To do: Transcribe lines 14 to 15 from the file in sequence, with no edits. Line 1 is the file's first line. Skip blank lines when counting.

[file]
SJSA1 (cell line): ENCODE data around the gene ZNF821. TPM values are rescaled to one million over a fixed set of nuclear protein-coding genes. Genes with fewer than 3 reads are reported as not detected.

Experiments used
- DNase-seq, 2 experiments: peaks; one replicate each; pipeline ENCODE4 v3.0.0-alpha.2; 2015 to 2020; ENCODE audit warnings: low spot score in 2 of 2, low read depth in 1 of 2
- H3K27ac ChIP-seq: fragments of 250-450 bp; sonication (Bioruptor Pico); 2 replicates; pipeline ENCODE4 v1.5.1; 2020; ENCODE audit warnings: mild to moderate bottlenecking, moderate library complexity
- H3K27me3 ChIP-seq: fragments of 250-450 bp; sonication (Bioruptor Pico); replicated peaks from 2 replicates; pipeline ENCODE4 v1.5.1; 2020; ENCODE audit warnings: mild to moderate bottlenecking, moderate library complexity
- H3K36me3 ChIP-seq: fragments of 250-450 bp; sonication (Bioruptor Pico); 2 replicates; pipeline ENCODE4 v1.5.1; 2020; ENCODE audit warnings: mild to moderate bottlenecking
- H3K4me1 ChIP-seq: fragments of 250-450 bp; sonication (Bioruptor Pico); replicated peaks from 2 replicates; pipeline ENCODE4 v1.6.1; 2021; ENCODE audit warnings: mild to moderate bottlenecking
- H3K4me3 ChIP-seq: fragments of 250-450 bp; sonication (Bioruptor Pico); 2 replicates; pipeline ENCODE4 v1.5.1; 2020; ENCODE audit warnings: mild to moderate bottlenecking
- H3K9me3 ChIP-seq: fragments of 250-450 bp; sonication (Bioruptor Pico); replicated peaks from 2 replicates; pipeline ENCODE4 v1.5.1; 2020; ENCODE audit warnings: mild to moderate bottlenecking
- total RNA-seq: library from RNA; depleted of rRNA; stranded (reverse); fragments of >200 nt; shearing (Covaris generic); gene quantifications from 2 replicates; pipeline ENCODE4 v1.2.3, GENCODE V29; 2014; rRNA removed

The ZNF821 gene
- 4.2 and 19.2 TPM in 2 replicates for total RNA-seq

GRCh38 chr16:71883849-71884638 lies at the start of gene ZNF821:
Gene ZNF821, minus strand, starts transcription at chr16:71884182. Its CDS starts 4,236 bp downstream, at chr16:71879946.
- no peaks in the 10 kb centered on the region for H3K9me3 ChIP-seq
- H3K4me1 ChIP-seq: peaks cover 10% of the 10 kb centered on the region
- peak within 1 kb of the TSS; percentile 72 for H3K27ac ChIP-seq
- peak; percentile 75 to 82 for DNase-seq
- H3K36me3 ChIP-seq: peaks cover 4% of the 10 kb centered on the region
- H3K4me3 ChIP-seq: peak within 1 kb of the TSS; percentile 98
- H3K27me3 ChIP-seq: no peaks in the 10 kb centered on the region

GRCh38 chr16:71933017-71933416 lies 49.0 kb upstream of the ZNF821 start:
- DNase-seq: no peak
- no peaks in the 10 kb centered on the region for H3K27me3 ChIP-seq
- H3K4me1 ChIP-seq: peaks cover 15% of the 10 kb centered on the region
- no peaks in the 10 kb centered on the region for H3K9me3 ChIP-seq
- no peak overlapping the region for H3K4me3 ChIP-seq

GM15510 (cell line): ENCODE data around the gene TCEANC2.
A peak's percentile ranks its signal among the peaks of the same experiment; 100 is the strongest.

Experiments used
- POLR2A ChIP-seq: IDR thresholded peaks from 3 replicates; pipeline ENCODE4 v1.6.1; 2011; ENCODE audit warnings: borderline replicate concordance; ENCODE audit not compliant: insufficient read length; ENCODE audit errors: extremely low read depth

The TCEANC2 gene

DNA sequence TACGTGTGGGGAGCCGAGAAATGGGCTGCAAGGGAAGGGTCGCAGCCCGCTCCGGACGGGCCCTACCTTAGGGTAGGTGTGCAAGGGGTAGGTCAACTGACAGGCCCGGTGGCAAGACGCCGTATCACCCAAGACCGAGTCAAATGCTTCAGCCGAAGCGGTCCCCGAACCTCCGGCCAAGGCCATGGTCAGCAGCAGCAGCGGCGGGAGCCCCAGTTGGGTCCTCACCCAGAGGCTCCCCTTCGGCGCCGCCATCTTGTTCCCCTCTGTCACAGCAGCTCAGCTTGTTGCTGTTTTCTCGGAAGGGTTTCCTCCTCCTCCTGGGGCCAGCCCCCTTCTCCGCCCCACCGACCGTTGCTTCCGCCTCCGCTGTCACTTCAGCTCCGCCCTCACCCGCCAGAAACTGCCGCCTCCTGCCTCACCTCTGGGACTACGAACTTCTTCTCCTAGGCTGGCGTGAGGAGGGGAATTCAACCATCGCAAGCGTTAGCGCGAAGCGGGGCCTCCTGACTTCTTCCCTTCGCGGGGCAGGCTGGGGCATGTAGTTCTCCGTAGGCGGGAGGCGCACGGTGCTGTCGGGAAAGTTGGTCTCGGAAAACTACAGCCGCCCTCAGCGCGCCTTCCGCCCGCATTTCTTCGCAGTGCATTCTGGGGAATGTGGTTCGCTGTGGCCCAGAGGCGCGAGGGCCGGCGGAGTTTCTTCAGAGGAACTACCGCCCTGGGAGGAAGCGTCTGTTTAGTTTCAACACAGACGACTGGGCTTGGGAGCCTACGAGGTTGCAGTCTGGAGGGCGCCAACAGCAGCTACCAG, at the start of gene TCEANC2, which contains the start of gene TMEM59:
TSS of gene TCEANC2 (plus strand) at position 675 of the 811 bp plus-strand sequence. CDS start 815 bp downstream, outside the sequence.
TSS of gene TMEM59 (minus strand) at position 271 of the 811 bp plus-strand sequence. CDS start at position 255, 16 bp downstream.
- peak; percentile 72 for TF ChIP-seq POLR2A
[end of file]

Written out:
Gene ZNF821, minus strand, starts transcription at chr16:71884182. Its CDS starts 4,236 bp downstream, at chr16:71879946.
- no peaks in the 10 kb centered on the region for H3K9me3 ChIP-seq